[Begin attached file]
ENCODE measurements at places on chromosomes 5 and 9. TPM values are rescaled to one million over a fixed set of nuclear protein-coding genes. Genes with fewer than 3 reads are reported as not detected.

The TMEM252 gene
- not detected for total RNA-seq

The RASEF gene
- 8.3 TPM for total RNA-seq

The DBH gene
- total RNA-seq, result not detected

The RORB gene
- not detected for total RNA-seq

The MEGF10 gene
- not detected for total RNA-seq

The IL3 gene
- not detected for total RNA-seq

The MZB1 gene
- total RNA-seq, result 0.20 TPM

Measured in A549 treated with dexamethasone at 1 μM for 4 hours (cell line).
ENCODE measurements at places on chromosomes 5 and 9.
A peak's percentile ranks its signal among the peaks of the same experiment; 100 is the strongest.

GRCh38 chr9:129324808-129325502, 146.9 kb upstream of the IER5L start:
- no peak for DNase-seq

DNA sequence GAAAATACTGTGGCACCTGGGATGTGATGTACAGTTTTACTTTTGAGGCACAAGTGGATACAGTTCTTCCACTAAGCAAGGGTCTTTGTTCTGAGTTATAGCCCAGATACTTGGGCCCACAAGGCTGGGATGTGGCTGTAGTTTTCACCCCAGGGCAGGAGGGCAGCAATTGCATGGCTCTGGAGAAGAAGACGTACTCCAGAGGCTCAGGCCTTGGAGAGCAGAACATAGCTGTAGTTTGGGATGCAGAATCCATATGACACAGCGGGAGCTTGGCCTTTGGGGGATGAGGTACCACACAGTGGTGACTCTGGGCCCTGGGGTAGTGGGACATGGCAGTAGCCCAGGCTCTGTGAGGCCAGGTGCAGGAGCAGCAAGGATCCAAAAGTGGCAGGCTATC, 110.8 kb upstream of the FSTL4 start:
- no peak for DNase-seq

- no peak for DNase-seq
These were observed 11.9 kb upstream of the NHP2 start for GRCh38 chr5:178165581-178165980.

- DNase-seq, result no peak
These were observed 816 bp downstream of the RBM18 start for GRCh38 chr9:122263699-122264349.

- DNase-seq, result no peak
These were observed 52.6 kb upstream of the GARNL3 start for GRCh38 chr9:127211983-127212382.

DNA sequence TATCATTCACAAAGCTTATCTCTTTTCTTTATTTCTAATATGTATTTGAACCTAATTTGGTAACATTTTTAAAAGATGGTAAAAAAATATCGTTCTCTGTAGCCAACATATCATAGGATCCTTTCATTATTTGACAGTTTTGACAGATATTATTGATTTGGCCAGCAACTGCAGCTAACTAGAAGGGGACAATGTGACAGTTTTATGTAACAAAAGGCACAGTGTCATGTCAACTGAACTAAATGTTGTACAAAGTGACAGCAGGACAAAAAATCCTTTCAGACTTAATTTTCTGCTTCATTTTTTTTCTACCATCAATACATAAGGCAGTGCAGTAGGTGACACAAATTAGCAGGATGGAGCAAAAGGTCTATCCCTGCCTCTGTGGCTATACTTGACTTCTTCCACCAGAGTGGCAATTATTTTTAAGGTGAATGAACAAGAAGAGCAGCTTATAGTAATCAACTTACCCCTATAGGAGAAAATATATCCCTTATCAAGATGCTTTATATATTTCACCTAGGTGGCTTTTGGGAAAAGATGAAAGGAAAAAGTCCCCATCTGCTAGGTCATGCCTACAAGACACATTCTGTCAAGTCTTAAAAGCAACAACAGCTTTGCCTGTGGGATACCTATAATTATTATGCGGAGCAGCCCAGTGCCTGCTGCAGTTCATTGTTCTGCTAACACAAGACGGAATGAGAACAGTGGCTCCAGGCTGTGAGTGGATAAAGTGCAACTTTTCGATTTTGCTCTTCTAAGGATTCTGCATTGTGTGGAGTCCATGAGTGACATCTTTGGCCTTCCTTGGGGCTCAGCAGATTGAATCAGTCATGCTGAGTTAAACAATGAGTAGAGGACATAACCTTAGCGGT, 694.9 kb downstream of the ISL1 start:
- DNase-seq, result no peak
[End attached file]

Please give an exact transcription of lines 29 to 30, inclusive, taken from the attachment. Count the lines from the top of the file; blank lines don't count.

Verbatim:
DNA sequence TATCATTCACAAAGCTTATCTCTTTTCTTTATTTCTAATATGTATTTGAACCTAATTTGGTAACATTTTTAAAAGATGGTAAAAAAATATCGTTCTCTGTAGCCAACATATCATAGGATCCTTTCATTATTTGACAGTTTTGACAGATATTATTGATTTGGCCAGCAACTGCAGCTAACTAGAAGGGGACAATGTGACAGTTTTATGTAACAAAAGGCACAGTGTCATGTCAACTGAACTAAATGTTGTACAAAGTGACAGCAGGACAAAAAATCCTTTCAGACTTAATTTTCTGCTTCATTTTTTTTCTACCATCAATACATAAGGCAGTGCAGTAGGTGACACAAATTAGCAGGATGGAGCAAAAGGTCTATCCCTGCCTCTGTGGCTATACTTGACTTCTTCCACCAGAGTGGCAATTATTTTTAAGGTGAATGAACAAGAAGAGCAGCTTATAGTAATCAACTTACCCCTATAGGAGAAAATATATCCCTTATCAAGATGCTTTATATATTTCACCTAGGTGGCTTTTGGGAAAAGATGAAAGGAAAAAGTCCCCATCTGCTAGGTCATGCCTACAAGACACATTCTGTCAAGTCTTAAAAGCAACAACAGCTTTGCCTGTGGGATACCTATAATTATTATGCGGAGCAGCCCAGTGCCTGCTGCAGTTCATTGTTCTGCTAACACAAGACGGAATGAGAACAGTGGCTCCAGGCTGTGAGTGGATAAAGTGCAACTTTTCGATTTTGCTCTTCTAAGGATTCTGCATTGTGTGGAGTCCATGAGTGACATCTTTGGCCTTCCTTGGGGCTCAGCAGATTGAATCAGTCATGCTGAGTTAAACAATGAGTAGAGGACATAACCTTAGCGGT, 694.9 kb downstream of the ISL1 start:
- DNase-seq, result no peak